|Philippine President Duterte.|
Many are concerned, it seems, with Canada’s sale of helicopters to the Philippines. The Duterte regime, after all, is a repressive totalitarian government. The same sort of concerns were raised not long ago about military sales to Saudi Arabia.
I have lived in both countries, and I think these concerns are wrongheaded.
The real issue for ordinary people in countries like the Philippines, Saudi Arabia, or China for that matter—I lived there too—is not repression by government. That barely enters the field of vision. It is chaos.
In such countries, nothing works. Far from being oppressive, government in particular seems to do nothing at all. Very expensively.
The problem, in short, is too little, not too much, government.
Canada, by contrast, is an example of a country that has too much government.
In daily life, the average person living in the Philippines, China, or Saudi Arabia has far more personal freedoms than a Canadian. The Canadian government is, in practice, far more totalitarian.
But chaos is hardly preferable. It is hard to make any money or to be secure in your possessions. Or even to manage something simple like getting a telephone hooked up. My own current headache is trying to figure out how to get signed up to pay Philippine taxes. You’d think the government would want this. You’d think they’d make it easy…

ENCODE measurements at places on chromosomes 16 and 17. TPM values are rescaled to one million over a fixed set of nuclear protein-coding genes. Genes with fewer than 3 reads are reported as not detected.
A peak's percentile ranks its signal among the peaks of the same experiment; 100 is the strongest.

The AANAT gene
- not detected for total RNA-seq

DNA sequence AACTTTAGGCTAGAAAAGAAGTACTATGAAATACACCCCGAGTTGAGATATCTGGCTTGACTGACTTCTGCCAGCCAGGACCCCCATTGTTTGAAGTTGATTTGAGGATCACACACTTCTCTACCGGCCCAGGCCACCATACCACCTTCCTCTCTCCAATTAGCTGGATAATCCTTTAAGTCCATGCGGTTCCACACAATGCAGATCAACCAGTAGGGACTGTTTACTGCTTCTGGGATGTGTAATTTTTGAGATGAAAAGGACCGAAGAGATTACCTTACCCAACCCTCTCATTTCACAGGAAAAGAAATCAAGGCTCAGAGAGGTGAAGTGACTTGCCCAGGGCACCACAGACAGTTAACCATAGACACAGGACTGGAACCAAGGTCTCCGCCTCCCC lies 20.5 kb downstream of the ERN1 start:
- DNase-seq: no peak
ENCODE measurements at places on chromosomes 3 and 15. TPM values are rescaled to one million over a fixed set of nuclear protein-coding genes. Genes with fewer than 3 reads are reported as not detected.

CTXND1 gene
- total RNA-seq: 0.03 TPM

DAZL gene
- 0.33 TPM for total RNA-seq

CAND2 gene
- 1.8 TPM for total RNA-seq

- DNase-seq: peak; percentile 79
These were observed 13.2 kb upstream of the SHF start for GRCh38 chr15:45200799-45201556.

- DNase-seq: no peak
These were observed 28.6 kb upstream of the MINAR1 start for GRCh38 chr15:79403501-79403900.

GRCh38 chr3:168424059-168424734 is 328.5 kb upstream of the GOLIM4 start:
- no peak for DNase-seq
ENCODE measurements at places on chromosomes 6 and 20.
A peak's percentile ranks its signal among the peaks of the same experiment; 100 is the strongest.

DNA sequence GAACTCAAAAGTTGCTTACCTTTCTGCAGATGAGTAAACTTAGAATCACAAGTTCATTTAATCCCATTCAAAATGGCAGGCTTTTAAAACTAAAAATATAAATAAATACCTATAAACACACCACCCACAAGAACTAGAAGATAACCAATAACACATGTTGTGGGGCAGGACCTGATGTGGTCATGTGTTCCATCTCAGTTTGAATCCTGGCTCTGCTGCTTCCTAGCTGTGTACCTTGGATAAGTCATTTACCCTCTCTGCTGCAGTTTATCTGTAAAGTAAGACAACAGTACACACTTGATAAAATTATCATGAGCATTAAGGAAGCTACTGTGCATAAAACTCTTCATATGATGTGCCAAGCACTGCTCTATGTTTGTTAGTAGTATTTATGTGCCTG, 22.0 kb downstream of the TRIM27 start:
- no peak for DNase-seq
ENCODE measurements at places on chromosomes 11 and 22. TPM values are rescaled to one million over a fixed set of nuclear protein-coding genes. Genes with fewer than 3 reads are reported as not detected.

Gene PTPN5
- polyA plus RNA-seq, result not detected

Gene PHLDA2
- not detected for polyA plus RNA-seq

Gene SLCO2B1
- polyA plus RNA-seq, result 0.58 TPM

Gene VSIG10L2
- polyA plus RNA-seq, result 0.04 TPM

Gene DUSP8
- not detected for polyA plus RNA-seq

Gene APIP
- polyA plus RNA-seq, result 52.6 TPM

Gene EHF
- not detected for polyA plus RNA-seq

As a result, in the mind of the man in the street, a tough guy coming in and cracking a few heads is cause for hope, not for concern. Sure, it may turn sour; but that is a purely secondary worry. Duterte was elected. There was a reason for that, and Canada has no moral right to challenge the will of the Philippine people. You want to condemn colonialism? That’s colonialism.
The average Filipino or Saudi probably welcomes the helicopters and the ATVs for the same reason.
Among other things, the Philippines has a large domestic terrorist threat from ISIS/Al Qaeda.
In the case of Saudi Arabia, look on a map and get real. Who are her neighbours, and do they model a much better way? Iran? Iraq? Syria? Egypt? Yemen? How many different ways can you spell “chaos”? Granted, the Gulf Emirates seems to have done better—but following the same system as Saudi Arabia. Saudi also hardly lives in a peaceful neighbourhood. Everything it has is under constant and direct threat. It has a need for and a right to the weapons to protect itself. In context, they are clearly the good guys.
Better government will probably come to Saudi Arabia or to the Philippines eventually, in the same way and for the same reasons it has come to such other nations as South Korea or Taiwan within recent memory. A stable, healthy democracy tends to arrive with the development of a large, financially independent middle class.